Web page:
Leveraging sawmill operation to supply biomass and green hydrogen for sustainable energy
Sweetman Sawmill Operation
Sweetman Renewables Ltd plans to undertake a significant expansion to double the existing capacity of the sawmill through a new, automated low-quality log processing line with the ability to value add production to better support the growing demand from industrial, construction and building customers across Australia.
The expanded operation also provides the ability of the sawmill to boost production of timber waste material used to create biomass, providing another new significant revenue stream for the business.
Sweetman Renewables Ltd has acquired forested land as part of the acquisition and is likely to acquire further land in the area to provide sustainable feedstock for the expanded sawmill operations and related future biomass processing activities.
The history of the Sawmill
The company has been trading as Sweetman’s Timber in the Hunter Valley of NSW for nearly 100 years.Sweetman Renewables Ltd is founded on the reputation and success of R.A. Sweetman and Sons. The company also has the longest, continuous log supply contractual arrangements with the government in New South Wales. Sweetman’s Timber has been a remarkably successful timber supply company that is testament to the legacy of generations of Sweetman family members who have managed and operated this sawmilling complex over the decades. Sweetman is one of the founding pioneer families in the Hunter Valley.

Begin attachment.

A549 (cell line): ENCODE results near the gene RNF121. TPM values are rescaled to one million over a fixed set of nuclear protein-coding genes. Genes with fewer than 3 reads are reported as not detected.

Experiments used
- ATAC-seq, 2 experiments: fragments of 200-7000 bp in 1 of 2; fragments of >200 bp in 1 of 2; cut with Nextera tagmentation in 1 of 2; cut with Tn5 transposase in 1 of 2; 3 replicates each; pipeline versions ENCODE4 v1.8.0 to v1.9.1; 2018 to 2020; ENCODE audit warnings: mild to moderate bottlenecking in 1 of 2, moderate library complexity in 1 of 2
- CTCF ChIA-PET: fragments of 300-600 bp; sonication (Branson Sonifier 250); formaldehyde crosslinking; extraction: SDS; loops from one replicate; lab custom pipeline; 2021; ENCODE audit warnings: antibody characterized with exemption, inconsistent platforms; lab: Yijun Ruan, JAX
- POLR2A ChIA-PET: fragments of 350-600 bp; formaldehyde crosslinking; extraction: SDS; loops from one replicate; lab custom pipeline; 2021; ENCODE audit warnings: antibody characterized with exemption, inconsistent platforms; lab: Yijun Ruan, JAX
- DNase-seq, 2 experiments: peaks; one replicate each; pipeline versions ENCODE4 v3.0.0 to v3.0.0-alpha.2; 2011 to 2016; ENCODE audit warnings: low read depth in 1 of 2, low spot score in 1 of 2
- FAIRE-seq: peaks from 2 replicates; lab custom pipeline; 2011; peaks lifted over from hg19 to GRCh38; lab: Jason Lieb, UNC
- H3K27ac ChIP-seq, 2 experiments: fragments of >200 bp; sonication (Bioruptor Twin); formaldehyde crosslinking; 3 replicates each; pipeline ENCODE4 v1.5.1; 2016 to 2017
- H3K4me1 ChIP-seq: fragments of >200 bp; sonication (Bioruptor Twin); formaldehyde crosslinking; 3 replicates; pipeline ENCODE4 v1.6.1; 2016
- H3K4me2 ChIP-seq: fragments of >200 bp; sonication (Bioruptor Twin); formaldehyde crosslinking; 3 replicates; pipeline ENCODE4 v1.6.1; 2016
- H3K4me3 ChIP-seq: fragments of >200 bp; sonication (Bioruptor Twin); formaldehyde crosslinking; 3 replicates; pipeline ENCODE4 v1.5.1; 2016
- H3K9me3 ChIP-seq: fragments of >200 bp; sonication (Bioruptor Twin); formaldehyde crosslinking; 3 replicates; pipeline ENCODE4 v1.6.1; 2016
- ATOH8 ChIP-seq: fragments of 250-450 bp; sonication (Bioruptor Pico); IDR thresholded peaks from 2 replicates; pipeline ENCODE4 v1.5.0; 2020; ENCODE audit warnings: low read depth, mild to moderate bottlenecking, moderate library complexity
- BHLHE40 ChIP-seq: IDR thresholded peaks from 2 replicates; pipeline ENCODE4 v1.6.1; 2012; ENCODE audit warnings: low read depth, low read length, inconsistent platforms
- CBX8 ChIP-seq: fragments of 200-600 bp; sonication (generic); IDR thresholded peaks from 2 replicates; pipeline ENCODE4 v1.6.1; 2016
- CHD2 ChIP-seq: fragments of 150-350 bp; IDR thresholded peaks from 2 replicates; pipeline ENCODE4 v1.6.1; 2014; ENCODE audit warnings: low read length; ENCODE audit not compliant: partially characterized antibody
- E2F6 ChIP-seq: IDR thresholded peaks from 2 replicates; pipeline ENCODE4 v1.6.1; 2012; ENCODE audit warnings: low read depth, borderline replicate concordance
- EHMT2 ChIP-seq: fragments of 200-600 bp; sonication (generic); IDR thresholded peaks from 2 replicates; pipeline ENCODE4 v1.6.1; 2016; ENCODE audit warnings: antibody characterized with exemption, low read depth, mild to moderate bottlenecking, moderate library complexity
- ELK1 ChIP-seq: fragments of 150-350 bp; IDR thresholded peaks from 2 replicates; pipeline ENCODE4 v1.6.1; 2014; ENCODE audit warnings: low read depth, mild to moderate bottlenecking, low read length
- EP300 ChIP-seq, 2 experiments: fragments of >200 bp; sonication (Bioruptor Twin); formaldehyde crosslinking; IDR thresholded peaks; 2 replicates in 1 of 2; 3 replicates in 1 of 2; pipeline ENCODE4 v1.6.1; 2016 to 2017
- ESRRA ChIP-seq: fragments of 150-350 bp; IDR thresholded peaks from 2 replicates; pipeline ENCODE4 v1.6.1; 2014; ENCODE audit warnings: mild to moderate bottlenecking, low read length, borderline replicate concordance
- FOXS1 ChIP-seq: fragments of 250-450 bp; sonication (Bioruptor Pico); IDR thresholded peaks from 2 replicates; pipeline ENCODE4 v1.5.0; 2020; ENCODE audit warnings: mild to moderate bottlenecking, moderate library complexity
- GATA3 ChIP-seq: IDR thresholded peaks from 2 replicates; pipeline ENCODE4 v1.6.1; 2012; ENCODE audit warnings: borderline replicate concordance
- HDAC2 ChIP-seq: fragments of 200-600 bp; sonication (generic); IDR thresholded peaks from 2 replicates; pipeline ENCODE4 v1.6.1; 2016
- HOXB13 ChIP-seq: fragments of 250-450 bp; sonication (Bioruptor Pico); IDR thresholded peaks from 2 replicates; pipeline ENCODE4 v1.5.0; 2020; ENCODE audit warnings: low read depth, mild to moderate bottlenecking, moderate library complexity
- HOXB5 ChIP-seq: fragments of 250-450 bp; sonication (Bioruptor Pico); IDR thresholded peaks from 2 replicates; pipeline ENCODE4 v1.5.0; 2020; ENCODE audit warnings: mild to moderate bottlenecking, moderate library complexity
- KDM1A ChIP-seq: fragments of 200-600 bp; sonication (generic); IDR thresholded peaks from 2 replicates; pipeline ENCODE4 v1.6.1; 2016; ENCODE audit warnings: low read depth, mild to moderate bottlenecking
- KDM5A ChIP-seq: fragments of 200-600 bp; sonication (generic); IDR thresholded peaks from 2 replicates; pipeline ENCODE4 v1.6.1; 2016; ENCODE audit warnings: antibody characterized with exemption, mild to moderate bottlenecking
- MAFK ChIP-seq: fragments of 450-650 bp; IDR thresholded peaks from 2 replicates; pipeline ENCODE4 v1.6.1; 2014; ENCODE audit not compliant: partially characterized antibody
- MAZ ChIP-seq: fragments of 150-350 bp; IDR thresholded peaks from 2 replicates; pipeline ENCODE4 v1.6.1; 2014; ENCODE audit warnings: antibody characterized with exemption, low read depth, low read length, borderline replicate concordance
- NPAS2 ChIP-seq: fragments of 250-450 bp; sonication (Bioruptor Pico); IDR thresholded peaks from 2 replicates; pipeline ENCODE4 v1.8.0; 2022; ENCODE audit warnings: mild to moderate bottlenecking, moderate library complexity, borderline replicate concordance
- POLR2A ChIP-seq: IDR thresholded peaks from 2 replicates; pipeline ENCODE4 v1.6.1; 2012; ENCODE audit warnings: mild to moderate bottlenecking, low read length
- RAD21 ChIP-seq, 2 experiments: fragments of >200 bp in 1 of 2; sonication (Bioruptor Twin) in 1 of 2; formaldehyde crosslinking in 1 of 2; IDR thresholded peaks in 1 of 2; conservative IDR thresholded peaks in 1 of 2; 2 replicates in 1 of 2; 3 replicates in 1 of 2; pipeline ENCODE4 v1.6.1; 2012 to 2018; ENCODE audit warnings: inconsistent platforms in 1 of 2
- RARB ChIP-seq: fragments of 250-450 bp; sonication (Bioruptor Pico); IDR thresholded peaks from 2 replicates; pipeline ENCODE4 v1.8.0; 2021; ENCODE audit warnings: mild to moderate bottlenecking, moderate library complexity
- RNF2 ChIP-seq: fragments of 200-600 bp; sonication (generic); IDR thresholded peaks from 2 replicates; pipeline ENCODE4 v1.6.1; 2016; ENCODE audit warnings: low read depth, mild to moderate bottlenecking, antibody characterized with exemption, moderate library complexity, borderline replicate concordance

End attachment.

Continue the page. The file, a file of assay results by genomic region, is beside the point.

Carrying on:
The district was settled early in the colonisation of Australia when soldiers, sailors, ex-convicts, and new settlers travelled up the Hawkesbury River and crossed overland into the Hunter Valley region. William Sweetman arrived on the ship Morley (3) in 1820 aged 10. The district was settled early in the colonisation of Australia when soldiers, sailors, ex-convicts, and new settlers travelled up the Hawkesbury River and crossed overland into the Hunter Valley region.William Sweetman arrived on the ship Morley (3) in 1820 aged 10. Also, on board was his mother Sarah Sweetman a convict having been sentenced in the Middlesex Gaol on 1 December 1819 to seven years transportation. William was industrious and energetic.
About 1828 with the Mitchell family he moved to a clearing lease in the Wollombi district.
Marrying Sophia Budd in 1835 Willian bought a 40-acre block in the district. His descendants subsequently acquired 17 portions of Crown land between the sites of Millfield and Wollombi.Sweetman sawmilling and timber business enterprises has been a standout commercial success.
William Sweetman passed away on 7 July 1885 and is buried in the Wollombi cemetery. Over the past hundred years the Sweetman family has been involved in the development of the region, particularly in sawmilling and timber supply.